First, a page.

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Tall clock

Odessa, Delaware

c. 1775


Clock by Duncan Beard (working 1765–97)
Case attributed to John Janvier Sr. (1749–1801)


105 in x 21 3/4 in x 11 7/8 in


Mahogany; tulip poplar (backboards) and hard pine (seat board and glue blocks); silvered-brass dial; brass movement

Credit Line

On loan from Winterthur, gift of Mrs. Earle R. Crowe

Accession Number



“DUNCAN•BEARD•APPOQUINIMINK” engraved into the moon arch; “D CORBIT / 1847” scratched upside down into lower left back corner of dial along with names of various repairmen in the upper right; “Wm. CORBIT HOUSE / ODESSA, DELAWARE–1772” on a metal plaque nailed to the inside of the door; “WILLIAM CORBIT 1772 / CLOCK MADE BY / DUNCAN BEARD CLOCKMAKER / SCOTCHMAN SETTLED ONE MILE / BELOW CANTWELLS BRIDGE / NOW ODESSA IN / 1767” on a brass plaque screwed to the inside of the door. An ink-on-paper recipe for “Warner’s cordial,” signed by Andrew Naudain and dated “1/21/[18]41” is pasted onto the inside of the backboards at the waist; a printed rendition of Henry Wadsworth Longfellow’s poem “The Old Clock on the Stairs” (written November 1845) is pasted to the inside of the door.

Condition Notes

The clock survives remarkably intact. Some minor repairs have been made to glue blocks in the feet and to cracks in the pediment. A central finial is missing from atop the pediment plinth.


The clock descended from William Corbit, the original owner, to his eldest son, Pennell, to his daughters Sarah and Mary. Their guardian and Pennell’s brother Daniel Corbit purchased the clock. It then passed to his son Daniel Wheeler Corbit (1843–1922), to his daughter Mrs. Frederick W. (Sara Corbit) Curtis (1871–1952), and to her children, who donated it to Winterthur through Mrs. Earle R. (Mary Curtis) Crowe (1897–1976), one of her daughters.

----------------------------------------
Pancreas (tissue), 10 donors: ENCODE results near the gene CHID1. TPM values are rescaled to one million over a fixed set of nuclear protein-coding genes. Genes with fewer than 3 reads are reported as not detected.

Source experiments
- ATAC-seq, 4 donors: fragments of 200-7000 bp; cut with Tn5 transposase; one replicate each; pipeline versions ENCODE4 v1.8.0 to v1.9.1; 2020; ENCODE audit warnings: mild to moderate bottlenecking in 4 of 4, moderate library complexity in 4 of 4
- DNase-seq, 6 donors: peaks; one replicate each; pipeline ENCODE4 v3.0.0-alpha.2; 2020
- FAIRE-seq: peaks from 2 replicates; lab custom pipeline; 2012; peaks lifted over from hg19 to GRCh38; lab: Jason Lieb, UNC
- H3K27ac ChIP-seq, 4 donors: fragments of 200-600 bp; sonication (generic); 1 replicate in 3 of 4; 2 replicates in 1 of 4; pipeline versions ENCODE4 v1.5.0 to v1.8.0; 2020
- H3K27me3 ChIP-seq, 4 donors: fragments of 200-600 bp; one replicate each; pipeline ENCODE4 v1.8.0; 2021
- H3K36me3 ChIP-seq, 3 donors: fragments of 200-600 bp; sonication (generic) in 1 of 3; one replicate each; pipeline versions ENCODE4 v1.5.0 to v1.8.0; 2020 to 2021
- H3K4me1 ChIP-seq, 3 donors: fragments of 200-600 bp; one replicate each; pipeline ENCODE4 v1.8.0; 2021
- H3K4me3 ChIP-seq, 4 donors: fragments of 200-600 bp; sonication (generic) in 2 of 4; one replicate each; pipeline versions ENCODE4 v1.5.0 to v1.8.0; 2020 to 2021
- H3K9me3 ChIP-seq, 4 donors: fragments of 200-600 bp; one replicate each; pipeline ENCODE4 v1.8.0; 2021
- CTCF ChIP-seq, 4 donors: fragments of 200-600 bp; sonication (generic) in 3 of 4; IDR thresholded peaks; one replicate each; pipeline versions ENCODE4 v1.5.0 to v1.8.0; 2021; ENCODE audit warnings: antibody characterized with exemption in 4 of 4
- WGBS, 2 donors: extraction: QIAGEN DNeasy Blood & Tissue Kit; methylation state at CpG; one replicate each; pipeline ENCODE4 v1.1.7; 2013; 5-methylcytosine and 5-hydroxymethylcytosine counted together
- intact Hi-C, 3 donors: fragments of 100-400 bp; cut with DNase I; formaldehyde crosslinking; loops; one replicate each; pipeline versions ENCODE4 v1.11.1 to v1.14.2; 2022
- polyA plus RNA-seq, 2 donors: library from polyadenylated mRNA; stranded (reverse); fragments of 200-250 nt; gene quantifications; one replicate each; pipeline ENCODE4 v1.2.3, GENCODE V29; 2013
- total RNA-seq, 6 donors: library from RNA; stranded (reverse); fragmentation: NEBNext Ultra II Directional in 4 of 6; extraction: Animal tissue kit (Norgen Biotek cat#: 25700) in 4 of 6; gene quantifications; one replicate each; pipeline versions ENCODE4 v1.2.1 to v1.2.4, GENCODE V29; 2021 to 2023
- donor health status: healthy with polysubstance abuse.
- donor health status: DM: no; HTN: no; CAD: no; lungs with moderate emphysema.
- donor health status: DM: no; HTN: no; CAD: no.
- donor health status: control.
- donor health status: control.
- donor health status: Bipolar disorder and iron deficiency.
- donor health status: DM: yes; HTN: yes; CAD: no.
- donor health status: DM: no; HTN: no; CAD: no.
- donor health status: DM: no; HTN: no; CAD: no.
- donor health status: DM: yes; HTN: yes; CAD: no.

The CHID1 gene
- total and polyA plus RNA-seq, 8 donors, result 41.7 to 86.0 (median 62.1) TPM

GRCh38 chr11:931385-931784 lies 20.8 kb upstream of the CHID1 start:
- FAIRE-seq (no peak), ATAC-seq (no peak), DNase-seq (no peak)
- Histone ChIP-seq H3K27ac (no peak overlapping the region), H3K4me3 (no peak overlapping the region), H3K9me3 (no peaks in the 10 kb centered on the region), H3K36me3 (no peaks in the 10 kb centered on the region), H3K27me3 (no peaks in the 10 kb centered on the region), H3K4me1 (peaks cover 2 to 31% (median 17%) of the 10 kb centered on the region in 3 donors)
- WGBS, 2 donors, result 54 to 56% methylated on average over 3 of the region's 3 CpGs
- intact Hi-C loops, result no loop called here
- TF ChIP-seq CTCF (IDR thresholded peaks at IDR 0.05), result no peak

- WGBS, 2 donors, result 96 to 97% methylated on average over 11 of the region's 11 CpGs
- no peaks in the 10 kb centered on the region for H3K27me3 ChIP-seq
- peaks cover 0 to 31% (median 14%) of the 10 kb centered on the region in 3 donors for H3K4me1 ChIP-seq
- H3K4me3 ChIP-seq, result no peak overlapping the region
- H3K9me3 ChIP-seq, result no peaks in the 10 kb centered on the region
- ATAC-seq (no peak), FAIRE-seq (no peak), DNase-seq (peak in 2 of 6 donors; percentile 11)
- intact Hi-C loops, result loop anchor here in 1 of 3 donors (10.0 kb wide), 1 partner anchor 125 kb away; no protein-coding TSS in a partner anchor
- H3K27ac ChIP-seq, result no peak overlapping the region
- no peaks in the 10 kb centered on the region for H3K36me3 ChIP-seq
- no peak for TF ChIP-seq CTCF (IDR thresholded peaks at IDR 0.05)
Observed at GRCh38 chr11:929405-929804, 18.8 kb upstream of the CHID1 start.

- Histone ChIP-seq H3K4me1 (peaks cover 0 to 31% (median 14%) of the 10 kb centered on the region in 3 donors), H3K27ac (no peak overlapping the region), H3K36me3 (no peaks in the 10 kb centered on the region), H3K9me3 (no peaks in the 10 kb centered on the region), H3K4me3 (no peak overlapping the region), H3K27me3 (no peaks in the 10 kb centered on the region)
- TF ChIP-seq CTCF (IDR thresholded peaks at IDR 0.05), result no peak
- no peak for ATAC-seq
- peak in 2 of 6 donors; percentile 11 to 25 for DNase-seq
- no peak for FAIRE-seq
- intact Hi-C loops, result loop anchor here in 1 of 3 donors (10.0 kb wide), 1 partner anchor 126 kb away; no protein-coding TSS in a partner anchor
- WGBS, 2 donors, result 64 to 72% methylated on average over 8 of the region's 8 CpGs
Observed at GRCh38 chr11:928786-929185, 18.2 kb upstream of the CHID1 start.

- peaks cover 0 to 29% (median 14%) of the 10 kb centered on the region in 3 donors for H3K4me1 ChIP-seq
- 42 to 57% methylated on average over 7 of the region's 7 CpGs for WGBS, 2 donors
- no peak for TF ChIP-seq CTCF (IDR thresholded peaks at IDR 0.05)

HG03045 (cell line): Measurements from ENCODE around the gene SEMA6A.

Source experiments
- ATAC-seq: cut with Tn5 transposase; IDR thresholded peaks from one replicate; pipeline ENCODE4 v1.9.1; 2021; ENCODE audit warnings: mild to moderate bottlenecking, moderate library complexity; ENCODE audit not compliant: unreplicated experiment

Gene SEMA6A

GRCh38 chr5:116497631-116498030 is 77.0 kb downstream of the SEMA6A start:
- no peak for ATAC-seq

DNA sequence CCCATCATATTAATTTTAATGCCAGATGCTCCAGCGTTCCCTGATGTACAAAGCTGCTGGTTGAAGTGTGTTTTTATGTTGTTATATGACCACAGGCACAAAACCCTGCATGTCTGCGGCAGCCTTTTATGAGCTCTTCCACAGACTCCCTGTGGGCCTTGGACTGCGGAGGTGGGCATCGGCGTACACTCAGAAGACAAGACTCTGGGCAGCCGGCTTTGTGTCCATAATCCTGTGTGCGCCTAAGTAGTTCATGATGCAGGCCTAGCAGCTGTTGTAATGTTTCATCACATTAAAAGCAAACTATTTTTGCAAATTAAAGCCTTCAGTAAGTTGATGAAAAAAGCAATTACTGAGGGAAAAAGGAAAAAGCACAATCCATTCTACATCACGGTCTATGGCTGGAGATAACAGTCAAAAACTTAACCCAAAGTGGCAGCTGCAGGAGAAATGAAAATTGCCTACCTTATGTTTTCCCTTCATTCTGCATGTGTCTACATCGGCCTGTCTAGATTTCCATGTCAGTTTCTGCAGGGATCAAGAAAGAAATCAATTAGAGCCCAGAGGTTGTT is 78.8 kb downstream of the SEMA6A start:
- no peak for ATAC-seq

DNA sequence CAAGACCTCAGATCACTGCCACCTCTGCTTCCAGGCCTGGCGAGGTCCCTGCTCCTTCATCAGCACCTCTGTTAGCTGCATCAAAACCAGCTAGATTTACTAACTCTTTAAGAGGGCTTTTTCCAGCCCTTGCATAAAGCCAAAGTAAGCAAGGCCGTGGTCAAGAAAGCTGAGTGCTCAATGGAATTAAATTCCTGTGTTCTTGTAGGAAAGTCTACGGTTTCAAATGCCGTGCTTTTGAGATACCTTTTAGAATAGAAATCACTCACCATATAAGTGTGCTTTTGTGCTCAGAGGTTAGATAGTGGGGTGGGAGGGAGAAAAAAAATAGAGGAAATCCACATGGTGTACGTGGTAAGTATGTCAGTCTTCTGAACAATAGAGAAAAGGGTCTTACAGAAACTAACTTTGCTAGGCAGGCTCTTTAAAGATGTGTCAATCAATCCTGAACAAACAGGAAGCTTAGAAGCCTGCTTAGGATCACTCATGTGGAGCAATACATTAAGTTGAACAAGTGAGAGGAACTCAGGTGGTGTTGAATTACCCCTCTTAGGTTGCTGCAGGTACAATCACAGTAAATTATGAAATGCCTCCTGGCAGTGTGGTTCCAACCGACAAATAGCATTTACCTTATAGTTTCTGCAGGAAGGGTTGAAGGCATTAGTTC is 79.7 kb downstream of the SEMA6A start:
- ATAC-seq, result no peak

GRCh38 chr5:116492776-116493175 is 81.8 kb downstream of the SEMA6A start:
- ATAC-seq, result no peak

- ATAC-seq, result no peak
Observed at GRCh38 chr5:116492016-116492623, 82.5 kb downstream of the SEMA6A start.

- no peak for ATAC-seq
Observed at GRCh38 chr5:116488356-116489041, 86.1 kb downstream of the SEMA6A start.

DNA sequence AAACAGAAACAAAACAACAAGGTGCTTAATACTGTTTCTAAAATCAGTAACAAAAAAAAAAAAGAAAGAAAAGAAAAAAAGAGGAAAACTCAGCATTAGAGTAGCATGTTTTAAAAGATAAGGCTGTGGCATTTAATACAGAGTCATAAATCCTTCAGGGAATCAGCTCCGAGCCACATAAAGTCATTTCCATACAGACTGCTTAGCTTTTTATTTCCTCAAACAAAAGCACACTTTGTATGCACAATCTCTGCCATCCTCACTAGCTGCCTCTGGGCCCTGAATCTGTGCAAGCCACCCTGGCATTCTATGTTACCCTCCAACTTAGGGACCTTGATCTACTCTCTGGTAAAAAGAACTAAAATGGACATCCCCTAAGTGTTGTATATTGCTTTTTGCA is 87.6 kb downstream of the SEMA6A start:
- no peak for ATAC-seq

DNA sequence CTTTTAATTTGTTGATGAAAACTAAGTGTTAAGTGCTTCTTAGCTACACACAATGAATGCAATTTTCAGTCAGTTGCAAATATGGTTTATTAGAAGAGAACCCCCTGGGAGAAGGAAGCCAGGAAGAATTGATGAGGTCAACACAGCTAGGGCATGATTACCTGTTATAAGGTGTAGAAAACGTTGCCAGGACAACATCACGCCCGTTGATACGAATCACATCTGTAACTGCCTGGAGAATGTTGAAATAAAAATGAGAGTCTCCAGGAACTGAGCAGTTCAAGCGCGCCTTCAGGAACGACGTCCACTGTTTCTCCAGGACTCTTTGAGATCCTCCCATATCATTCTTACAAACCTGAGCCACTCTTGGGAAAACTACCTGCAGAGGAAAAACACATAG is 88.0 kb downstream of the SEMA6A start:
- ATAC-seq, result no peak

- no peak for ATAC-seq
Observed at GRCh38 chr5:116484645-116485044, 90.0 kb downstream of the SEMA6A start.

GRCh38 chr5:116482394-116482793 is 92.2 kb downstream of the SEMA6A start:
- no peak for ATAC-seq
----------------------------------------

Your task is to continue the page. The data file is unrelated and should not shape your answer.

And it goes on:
This clock, almost nine feet tall, was listed in William Corbit's 1818 estate inventory as a "clock & case in Dineing Room," where it stands today.  The silvered dial and brass clock movement were made by Duncan Beard, who lived about 1-1/2 miles from the Corbit house.  John Janvier Sr. made the case; he lived about a half-mile in the opposite direction.  The engraving on the dial conforms to others signed by Beard, but this one is among the most delicately handled.  The clock case embodies several attributes of Janvier’s work:  the scalloping pattern of the waist door and the base panel, the half-colonnettes dovetailed into the back of the bonnet, the slightly out-flared ogee bracket feet, and the stacked horizontal backboards of the case. 


Sweeney, Grandeur, 114–15, pl. 7.

Hotchkiss, “Odessa Furniture Returns,” 101.

Sweeney, “Corbit-Sharp House,” 879, pl. V.

Norcini, “John Janvier, Sr.,” fig. 9.

Zimmerman, Delaware Clocks, 30–31.

Zimmerman, A Storied Past, 71-72.